My gut feeling: Germany is a jurisdiction where it is notoriously difficult to get a freezing order even in fraud cases. I do not have any empirical data to back this up, and can not think about a methodology to test my hypothesis. But it appears to be supported by a recent case in the Frankfurt Court of Appeals (Oberlandesgericht).
In the Frankfurt case, an employer was seeking to freeze assets of a former fraudulent employee. The employee had accepted bribes and caused substantial damage to his employer. The applicant employer established the facts by presenting transcripts of police interrogations. The court did not question the facts, and agreed that the employer did have a good case to claim damages. Therefore, the first requirement that a party has to show in order to get a freezing order, namely the existence of a claim (Arrestanspruch) was satisfied.
Nevertheless, the freezing order was denied. In the court’s opinion, the second requirement, namely a risk that a subsequent judgment could not be enforced because assets had in the meantime been dissipated with or other actions have been taken to make enforcement difficult or impossible (Arrestgrund) was not established.
The court held that the criminal act which had caused the damages was not enough in itself to satisfy the Arrestgrund requirement. The applicant was not able to show any additional facts that suggested, in the court’s mind, a real risk to future enforcement. The former employee and his family resided abroad and apparently in a country where reciprocity with Germany does not exist. In addition, the applicant had, according to his own statements to the police, most of his assets outside the jurisdiction. – By the way: The names of the countries involved have been edited out in the published version of the judgment; overzealous data protection, in my view …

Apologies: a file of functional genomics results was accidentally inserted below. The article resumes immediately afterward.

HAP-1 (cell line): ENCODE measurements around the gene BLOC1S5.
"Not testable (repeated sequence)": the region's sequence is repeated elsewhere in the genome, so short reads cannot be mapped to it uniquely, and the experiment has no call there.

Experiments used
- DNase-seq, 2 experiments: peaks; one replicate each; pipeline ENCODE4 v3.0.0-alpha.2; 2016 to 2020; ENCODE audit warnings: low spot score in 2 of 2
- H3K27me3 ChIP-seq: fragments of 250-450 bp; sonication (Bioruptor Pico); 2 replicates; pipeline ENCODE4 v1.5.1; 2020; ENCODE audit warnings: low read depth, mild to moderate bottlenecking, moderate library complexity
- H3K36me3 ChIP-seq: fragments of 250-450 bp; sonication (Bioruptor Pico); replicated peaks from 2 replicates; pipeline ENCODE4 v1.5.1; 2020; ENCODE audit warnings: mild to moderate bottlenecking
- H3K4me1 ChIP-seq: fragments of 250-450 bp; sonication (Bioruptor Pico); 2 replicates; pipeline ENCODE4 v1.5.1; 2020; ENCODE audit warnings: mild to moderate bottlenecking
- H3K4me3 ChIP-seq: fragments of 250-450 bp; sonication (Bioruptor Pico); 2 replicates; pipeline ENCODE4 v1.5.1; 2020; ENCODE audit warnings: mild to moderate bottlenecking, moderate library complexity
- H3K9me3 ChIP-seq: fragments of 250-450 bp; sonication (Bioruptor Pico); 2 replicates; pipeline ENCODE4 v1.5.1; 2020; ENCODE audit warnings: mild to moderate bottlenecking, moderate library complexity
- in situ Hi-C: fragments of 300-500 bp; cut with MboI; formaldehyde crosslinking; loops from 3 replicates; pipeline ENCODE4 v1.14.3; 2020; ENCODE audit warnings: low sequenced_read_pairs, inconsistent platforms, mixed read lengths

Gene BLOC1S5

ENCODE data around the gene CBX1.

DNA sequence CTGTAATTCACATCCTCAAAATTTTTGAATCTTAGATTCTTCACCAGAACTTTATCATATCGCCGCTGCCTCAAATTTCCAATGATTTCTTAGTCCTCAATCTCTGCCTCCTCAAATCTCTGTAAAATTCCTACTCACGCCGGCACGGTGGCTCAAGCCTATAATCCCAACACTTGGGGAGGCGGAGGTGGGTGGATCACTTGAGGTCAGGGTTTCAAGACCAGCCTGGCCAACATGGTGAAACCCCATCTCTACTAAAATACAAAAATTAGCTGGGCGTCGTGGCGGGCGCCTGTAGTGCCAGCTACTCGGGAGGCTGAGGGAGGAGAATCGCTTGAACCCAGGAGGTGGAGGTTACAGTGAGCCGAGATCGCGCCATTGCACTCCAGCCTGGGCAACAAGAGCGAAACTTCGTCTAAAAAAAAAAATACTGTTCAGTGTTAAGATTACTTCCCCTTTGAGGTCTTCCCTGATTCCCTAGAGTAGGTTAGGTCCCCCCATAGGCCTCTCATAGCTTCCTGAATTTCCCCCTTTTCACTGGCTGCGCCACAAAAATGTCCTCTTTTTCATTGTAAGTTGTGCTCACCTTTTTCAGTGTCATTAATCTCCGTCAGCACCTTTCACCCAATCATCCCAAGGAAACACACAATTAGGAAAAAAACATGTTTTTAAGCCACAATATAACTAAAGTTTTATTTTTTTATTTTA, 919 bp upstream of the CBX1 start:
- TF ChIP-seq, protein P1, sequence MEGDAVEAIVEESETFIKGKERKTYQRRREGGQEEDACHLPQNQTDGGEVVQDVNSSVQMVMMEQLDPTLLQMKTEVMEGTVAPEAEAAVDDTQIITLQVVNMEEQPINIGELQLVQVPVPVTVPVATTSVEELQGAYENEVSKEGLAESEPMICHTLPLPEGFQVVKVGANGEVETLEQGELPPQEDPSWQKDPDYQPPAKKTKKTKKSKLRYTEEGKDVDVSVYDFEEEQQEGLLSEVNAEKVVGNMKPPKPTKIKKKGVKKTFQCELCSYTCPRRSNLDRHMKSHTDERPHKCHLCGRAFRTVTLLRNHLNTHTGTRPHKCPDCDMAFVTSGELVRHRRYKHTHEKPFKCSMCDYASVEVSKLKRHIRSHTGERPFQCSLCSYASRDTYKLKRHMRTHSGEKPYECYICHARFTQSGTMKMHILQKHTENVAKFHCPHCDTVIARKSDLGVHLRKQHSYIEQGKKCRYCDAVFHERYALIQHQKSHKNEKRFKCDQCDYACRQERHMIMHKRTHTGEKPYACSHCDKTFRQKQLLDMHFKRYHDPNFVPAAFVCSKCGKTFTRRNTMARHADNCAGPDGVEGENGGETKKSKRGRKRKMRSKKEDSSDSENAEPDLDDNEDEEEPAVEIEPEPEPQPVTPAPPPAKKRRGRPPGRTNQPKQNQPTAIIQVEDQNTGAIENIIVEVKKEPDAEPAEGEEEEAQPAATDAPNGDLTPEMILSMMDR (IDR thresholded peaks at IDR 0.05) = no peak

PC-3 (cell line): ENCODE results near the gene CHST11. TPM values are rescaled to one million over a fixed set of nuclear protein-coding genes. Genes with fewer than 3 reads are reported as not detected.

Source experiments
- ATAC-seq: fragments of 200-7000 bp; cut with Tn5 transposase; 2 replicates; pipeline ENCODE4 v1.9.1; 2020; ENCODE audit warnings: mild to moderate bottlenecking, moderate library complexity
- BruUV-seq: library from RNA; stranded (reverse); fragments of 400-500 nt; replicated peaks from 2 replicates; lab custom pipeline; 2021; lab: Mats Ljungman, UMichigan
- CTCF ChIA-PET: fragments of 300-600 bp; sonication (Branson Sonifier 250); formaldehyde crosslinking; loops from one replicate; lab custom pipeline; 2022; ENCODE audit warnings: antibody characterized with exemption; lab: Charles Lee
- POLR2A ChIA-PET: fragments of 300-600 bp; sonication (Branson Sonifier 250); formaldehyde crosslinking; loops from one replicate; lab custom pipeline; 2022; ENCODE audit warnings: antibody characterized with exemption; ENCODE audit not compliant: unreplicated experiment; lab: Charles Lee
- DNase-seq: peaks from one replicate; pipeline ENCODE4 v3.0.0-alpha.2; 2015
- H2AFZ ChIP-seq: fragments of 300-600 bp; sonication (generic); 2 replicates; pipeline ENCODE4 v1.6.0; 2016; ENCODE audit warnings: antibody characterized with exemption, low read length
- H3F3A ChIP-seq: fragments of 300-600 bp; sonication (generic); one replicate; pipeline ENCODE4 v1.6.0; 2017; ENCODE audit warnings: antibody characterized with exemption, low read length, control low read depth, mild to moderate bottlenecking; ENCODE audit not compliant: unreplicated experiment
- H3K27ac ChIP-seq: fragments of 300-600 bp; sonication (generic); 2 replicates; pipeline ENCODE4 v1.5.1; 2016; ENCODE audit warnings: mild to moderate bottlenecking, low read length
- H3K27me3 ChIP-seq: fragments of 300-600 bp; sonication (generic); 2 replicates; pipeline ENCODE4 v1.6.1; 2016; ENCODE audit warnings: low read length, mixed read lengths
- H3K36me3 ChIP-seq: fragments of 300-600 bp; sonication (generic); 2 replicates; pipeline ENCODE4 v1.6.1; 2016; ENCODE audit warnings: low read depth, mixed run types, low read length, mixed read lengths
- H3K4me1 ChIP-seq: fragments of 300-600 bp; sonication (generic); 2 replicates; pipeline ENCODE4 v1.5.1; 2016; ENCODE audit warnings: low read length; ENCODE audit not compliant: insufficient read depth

Still, this was not enough to persuade the court to grant a freezing order. With respect to assets outside Germany, the court held that all assets which the former employee purported to have were located in jurisdictions where the reciprocity test was met (Sec. 917 para.2 ZPO). With respect to the place of residence, the applicant had not shown that enforcement in that jurisdiction was necessary.
So what, as Miles Davis famously asked? If you consider seeking a freezing order in a fraud related matter, not only the facts but also the “forward looking statements” regarding future risks must be very carefully researched, established and supported by evidence, as the threshold that must be met is quite high. In the alternative, one might consider making the application in a jurisdiction more favourable to freezing orders. In a second step, one could then seek recognition of the foreign freezing order in Germany– of which more in a future post.